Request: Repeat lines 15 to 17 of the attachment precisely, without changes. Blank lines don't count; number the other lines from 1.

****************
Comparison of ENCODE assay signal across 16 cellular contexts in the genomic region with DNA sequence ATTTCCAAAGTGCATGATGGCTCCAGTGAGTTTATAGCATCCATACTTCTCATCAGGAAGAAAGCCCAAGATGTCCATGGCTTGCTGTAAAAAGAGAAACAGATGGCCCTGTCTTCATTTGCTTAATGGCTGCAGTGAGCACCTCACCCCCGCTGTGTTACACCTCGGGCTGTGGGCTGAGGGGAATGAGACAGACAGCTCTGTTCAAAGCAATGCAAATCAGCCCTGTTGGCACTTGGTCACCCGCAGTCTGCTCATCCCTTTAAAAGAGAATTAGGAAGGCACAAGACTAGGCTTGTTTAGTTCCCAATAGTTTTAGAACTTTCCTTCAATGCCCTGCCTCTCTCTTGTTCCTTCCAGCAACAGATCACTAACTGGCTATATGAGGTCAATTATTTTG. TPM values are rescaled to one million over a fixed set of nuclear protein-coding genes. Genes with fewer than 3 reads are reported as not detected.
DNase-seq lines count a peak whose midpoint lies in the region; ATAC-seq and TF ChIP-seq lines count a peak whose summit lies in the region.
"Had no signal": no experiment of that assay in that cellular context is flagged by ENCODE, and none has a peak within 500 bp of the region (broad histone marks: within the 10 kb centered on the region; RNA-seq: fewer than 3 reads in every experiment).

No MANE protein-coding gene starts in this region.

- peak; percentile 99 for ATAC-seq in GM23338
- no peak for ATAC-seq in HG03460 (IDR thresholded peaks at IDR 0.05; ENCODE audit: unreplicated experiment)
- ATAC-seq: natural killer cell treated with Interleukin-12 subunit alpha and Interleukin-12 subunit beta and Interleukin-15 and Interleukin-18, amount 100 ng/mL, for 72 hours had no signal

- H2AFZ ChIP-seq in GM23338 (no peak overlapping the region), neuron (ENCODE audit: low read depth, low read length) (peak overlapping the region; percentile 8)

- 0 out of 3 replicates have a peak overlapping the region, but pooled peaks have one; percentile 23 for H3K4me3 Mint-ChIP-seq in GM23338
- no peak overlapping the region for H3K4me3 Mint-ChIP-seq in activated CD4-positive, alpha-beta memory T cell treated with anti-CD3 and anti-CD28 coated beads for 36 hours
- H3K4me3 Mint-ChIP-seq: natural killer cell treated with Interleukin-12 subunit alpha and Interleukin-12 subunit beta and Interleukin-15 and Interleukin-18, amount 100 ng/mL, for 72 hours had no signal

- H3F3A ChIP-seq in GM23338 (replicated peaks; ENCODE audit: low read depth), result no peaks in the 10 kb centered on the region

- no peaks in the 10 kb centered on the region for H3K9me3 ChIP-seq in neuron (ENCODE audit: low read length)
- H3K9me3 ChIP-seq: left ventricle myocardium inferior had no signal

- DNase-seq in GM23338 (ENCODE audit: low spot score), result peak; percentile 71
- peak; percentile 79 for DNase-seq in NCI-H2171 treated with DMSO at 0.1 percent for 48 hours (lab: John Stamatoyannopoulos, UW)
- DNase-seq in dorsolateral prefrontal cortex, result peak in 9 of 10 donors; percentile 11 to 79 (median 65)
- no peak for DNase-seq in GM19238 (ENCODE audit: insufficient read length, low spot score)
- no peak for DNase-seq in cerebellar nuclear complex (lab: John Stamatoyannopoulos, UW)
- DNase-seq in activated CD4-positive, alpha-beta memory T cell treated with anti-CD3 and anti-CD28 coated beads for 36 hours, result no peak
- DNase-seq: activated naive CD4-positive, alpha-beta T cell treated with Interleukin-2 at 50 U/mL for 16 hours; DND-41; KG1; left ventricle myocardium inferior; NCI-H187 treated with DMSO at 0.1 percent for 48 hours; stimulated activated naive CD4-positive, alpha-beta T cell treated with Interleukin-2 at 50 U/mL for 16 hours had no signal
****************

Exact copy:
- DNase-seq in GM23338 (ENCODE audit: low spot score), result peak; percentile 71
- peak; percentile 79 for DNase-seq in NCI-H2171 treated with DMSO at 0.1 percent for 48 hours (lab: John Stamatoyannopoulos, UW)
- DNase-seq in dorsolateral prefrontal cortex, result peak in 9 of 10 donors; percentile 11 to 79 (median 65)